16. The decree of the Court below will be modified accordingly.

17. The memorandum of objections fails relating to schedule G-2. It fails and is dismissed with costs. It was not even argued on the merits.

18. The order of the lower Court about costs is set aside and the plaintiff and the 5th defendant will be liable to pay the costs of the defendants 1 to 4, such costs being calculated on one-sixth of the suit properties in the lower Court. In appeal the appellants will give and pay proportionate costs.

Reilly, J.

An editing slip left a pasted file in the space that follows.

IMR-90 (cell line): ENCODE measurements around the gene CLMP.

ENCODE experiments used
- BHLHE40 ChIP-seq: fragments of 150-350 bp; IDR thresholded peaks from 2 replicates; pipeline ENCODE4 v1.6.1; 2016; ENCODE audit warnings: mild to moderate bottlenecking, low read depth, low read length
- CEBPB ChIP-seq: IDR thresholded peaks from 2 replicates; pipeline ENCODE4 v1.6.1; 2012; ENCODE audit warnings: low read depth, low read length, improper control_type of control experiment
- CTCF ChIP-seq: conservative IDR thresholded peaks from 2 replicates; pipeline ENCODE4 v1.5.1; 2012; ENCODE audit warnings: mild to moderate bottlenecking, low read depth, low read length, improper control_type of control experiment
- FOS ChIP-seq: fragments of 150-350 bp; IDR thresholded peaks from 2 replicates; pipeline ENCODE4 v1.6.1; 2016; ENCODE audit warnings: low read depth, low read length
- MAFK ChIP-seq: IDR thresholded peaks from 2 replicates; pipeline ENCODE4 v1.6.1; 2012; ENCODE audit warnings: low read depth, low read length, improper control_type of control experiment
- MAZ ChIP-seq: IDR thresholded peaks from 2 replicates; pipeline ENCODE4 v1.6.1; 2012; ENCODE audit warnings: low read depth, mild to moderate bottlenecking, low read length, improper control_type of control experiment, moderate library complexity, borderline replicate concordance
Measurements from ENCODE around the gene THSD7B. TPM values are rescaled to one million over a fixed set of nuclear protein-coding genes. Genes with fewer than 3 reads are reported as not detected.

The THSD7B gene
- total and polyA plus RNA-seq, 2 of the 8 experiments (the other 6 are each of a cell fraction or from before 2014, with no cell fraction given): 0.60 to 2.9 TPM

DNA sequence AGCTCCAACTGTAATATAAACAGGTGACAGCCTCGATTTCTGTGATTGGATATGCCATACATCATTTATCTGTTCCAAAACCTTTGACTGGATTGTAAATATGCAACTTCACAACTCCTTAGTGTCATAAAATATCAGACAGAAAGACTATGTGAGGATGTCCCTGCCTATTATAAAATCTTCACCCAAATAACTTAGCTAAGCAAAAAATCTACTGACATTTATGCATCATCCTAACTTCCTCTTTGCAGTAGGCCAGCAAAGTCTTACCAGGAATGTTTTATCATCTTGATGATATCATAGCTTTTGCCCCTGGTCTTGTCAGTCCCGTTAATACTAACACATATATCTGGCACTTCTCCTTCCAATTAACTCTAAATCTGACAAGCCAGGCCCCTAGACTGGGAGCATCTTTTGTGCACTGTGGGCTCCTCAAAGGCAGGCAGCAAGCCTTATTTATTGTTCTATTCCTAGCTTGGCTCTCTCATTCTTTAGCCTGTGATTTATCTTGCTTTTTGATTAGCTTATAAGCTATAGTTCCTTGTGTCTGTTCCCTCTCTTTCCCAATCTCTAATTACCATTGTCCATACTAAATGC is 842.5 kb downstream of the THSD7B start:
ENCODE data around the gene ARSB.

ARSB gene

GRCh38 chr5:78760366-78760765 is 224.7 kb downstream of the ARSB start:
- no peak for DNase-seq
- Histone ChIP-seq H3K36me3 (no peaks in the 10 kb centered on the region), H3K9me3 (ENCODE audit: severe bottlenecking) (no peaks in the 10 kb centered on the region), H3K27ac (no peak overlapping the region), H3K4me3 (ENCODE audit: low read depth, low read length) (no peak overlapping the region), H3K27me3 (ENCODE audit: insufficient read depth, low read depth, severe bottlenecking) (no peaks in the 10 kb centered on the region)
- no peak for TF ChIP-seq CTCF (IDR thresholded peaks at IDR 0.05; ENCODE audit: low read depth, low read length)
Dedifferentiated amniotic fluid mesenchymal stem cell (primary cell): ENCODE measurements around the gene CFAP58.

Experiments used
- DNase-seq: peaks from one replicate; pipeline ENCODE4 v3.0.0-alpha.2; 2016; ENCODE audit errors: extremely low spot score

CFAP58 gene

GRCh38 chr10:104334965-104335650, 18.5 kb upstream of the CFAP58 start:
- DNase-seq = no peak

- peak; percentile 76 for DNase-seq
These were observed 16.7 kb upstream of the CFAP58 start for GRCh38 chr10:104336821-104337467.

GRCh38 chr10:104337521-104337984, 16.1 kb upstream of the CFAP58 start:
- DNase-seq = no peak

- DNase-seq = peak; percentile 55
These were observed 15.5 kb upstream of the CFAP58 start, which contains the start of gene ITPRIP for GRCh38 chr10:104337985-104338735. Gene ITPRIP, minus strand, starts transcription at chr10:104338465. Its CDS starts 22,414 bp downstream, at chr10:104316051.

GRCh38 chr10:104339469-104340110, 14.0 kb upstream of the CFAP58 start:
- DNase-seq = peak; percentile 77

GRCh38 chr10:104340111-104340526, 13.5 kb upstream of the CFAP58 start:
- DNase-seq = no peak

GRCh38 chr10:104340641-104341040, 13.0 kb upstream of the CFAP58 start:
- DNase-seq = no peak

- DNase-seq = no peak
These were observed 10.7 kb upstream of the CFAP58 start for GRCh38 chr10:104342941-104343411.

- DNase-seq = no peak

19. I agree that the partition, adoption and will' set up in the plaint have not been proved and that therefore Subbanna (plaintiff) and his son Veerayya (defendant) are together entitled to half of the family property and not each to one-third as found by the Subordinate Judge, and that the preliminary decree made by the Subordinate Judge must be modified accordingly. Regarding the claims of Subbanna and Veerayya to the items in schedule G-1 of the plaint or to those in schedule G-2 which are the subject of the memorandum of objections filed in this case by Subbanna, I think it is clear that in respect of all the items but one their claims are time barred.